Rep. Charles Rangel, D-N.Y., pauses as he speaks to the media after he was censured by the House, on Capitol Hill in Washington Thursday, Dec. 2, 2010.
Using whip cards produced by the office of House Majority Whip Jim Clyburn (D-S.C.), black caucus members recorded the opinions of Democratic lawmakers on the question of whether they would support a lesser punishment of reprimand rather than the censure recommended by the ethics committee last month.
Kristie Greco, a spokeswoman for Clyburn, said his leadership office is not counting votes for Rangel — though the telltale hallmark of the whip's office adorned the member checklists carried by Rangel backers.
"The CBC is whipping this issue," Greco said.
Ethics Chairwoman Zoe Lofgren (D-Calif.) is expected to bring a resolution to the House floor Thursday afternoon calling on the House to censure Rangel, who has represented a Harlem, N.Y.-based district for 40 years.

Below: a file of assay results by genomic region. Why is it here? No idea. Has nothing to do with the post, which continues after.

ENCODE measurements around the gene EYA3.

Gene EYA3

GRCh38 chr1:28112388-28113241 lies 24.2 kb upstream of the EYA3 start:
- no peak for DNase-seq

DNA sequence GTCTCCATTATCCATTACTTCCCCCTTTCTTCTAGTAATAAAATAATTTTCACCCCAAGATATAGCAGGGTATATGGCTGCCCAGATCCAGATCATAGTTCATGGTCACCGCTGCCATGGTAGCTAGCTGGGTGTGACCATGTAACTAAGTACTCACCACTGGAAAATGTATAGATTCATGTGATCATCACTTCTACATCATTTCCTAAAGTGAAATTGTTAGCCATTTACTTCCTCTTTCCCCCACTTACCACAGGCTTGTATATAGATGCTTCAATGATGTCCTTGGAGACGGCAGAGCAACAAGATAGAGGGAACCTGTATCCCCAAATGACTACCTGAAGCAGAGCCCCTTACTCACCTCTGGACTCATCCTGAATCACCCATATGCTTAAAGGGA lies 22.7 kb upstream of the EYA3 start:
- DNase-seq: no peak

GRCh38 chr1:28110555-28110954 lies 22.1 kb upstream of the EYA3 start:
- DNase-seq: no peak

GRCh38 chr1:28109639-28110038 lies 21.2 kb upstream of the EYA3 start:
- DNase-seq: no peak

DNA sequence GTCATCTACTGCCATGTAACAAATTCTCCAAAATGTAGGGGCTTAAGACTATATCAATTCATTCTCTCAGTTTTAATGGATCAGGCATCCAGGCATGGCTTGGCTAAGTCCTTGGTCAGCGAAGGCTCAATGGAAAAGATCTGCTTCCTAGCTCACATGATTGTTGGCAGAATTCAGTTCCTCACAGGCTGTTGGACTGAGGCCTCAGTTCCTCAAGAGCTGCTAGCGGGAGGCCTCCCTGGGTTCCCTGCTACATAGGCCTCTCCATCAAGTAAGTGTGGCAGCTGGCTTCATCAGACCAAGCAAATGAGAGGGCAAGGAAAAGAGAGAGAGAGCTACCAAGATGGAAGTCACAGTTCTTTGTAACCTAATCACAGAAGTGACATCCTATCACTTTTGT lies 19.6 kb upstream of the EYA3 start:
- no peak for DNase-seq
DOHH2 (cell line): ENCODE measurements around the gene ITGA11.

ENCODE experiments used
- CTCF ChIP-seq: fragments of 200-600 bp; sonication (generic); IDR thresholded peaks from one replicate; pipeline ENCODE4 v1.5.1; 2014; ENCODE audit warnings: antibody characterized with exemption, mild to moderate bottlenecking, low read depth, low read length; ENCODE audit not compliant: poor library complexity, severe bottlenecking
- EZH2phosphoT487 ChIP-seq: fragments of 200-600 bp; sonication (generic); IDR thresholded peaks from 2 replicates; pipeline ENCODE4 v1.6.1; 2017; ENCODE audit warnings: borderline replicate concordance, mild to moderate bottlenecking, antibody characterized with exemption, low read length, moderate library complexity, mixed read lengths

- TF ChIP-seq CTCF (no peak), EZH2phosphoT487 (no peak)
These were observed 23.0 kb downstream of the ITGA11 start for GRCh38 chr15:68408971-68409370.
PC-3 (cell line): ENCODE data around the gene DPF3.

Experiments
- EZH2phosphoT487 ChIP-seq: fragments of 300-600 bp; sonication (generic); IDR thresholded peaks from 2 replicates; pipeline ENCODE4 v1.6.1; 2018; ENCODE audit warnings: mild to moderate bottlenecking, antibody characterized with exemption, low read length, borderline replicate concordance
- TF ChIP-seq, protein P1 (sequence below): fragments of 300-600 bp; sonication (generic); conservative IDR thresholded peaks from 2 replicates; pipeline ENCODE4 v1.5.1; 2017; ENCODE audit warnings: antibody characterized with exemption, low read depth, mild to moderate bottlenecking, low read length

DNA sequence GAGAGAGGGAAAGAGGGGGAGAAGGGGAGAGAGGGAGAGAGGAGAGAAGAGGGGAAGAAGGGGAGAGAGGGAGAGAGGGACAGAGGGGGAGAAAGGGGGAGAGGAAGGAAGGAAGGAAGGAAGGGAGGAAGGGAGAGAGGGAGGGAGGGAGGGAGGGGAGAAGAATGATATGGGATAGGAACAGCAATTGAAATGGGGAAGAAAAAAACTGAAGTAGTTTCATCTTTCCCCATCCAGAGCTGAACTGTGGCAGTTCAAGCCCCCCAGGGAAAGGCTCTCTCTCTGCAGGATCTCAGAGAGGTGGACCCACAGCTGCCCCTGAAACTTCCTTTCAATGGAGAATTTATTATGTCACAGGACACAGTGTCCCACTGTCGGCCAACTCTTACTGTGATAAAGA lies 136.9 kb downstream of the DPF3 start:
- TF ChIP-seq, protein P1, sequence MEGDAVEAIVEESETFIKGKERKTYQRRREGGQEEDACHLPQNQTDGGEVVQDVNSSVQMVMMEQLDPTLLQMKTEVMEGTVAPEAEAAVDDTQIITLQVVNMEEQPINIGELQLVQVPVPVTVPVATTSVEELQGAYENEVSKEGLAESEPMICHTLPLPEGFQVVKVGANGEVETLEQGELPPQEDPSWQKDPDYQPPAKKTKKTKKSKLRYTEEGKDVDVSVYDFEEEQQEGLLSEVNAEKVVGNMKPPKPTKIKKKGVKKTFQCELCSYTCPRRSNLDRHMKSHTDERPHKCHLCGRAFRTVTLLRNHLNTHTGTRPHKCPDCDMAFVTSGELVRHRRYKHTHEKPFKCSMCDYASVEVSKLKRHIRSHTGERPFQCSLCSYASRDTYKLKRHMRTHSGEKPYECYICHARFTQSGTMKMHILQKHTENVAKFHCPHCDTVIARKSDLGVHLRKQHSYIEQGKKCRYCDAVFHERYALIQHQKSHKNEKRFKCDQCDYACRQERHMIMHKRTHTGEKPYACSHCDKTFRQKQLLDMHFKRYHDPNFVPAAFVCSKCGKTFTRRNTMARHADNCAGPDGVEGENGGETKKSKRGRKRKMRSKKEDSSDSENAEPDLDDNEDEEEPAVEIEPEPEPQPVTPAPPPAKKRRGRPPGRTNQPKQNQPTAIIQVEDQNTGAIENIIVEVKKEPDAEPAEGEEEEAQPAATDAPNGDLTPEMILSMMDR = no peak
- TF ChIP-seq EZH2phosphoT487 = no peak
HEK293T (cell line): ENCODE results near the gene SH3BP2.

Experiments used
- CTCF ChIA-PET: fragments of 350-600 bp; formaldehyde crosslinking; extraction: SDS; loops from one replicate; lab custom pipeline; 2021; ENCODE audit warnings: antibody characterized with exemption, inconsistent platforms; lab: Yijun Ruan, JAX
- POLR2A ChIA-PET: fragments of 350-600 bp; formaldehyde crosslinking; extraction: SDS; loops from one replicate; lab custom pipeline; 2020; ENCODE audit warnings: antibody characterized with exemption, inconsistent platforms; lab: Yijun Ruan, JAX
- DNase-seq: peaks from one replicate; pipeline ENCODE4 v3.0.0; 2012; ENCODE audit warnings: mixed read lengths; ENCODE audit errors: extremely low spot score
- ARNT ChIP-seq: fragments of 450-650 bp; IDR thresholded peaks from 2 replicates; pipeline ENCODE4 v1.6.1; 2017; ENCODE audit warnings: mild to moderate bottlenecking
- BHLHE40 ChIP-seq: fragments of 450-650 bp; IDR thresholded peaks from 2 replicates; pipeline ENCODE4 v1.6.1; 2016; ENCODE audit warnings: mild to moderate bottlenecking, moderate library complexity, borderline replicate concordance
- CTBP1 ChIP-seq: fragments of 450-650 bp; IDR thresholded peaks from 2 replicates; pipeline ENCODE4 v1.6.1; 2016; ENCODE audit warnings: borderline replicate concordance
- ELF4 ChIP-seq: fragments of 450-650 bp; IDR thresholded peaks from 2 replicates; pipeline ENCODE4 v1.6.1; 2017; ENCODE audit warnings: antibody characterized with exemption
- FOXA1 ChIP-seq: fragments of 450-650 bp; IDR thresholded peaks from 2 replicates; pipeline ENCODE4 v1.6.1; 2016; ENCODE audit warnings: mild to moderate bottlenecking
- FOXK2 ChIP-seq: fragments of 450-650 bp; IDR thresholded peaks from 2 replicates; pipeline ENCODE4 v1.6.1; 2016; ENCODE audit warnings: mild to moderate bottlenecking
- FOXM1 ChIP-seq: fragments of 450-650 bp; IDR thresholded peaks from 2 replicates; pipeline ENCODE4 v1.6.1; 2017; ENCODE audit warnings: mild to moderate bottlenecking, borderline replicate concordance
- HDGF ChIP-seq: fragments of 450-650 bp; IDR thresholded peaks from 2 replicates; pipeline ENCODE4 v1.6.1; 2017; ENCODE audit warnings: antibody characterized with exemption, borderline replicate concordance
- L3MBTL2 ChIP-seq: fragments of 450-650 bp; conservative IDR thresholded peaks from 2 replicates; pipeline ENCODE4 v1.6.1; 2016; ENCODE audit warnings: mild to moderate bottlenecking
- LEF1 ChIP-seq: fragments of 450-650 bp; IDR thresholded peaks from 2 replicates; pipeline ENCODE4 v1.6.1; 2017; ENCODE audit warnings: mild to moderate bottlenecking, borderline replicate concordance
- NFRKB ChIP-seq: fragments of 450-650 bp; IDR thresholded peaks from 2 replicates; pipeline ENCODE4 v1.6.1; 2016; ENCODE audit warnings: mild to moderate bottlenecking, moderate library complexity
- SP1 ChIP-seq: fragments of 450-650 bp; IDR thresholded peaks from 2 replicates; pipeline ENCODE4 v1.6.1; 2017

Any lawmaker could raise a counterproposal calling on the committee to change its recommended punishment to a lesser or greater sanction — or even simply to change the language of the resolution. In addition, the Republican leader has the right to try to amend the resolution with a "motion to recommit" before a final vote.
As the CBC worked furiously to ease the punishment of one of its founding members, other lawmakers struck a somber tone about the matter in front of them.
"No one likes to see this happen," Minority Whip Eric Cantor (R-Va.) said of the censure. "But we have said that we want to see the process work it's way through."
Cantor called the ethics violations and the censure resolution "a sad thing for Mr. Rangel, a sad thing for everybody. I am sure this is not the way he wanted to see his career go."
Rep. Anthony Weiner, a fellow New York Democrat, said he hadn't made up his mind yet on how to vote.
"He did something wrong," Weiner said, arguing that there should be some punishment for Rangel. But he also said "the precedents don't support censure."